In the late 1960s and early 1970s there was a dollar glut, and the way to cash in was to get dollars, buy gold from the US at the official price of $35 dollars an ounce, and sell it at the London Gold Fix price. Now, in the early days of a dollar glut, this doesn't do much. If someone tries to take advantage of the glut, it simply pushes prices back to equilibrium. As soon as too many people do it, the price drops enough so that it isn't worth it. So early on, it was possible for governments to form a "London Gold Pool" and push the price of gold down.

However, the mistake was when the Johnson administration failed to understand that this was a warning sign. While Germany wasn't going to dump dollars, there were others that would. Nixon, rather than facing the music and restructuring the American economy and the Bretton Woods financial system, decided to throw a match on a pool of gasoline. The system exploded, and while there were attempts to save it, it was clear that there wasn't enough gold on the planet for the US to buy the oil it needed. Nixon "closed the gold window," and the era of floating currency began.

The same thing is happening now. There has been a growing dollar glut in the world. Now, China and Saudi Arabia have no reason to either consume too much or to dump dollars wholesale; it would hurt them more than it would help them. Their willingness to park dollars in low interest rate treasuries is what keeps the whole system afloat. As long as there was no "gold window" in which those betting against the US currency could cash out, the federal deficit and trade deficit could seemingly float in mid-air.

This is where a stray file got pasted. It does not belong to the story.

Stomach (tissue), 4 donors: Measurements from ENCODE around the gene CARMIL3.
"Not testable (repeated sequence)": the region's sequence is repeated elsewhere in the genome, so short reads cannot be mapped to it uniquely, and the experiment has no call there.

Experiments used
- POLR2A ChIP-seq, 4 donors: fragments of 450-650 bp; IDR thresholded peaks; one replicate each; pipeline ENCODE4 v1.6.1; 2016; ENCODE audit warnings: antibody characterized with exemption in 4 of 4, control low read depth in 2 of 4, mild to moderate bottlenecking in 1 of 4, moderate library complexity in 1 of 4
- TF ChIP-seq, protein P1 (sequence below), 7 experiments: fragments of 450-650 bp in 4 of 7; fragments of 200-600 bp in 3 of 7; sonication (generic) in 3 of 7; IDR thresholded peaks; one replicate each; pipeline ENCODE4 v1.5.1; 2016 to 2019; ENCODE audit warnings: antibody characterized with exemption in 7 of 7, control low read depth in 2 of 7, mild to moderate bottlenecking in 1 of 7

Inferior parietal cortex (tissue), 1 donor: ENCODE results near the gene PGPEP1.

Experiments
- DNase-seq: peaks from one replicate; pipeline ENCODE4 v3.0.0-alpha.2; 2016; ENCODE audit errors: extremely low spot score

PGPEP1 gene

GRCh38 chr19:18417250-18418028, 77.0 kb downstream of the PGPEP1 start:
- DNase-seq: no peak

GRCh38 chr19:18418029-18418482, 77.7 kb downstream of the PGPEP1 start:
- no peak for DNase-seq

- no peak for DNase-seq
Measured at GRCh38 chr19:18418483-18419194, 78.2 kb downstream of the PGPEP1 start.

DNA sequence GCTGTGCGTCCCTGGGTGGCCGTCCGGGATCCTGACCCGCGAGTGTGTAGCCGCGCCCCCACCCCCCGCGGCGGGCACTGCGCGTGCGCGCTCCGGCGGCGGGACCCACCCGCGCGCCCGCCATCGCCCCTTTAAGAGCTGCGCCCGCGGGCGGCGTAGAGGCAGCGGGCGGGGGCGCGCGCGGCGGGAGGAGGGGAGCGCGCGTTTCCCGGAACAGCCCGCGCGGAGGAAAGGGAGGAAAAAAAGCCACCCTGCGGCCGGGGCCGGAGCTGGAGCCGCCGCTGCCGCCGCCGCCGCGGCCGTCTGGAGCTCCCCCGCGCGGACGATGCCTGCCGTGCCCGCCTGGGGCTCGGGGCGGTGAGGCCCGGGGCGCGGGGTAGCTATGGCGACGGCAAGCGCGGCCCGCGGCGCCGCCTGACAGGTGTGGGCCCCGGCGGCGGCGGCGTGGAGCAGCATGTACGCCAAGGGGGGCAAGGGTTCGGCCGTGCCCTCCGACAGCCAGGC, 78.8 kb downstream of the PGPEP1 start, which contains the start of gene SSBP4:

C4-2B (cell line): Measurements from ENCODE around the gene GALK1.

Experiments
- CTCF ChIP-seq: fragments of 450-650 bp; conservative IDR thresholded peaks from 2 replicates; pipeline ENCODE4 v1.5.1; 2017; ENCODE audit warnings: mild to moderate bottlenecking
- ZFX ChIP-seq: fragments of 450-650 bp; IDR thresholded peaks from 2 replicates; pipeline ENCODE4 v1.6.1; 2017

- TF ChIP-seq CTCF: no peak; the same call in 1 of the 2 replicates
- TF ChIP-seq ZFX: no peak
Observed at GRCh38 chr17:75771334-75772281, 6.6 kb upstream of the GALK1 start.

However, there is a gold window, or rather, a black gold window: oil. You see, oil is cheap compared to what you can do with it. Specifically, you can build houses farther out and speculate on real estate, and you can move production to cheaper areas and ship the goods. The bigger the difference between the price of oil and the profits from moving housing and production, the bigger the gap.

This means that what speculators can do, and will do, rather than invest in a sluggish stock market, is speculate on oil. As long as oil is "cheap" relative to land and labor arbitrage, people will pay it. Good old fashioned pricing power: charge what the traffic will bear. Quite literally in this case. Since Americans can't quickly sell their homes, and because of the jobs drought, can't easily move - and it is still cheaper to make it in China and ship it to the US, the black gold window stays open. There will be sell-offs, but these are temporary respites, not signs of the return of $1 a gallon gasoline.

So why is this an important problem? Because the economy that we have is designed to produce dollars that are destined to be parked. The dollars are created here, create economic activity, and then they end up in the hands of central banks. The dollar glut is the objective of our economic policy engine, and the fact that the ability to glut dollars is coming to an end means that the economic era it was built on is coming to an end too.

But why is this the end of an era? That's for the next column, and I promise, it will make several readers of this space very angry with me.


Stirling Newberry is an internet business and strategy consultant, with experience in international telecom, consumer marketing, e-commerce and forensic database analysis. He has acted as an advisor to Democratic political campaigns and organizations and is the co-founder, along with Christopher Lydon, Jay Rosen and Matt Stoller, of BopNews, as well as the military affairs editor of The Agonist.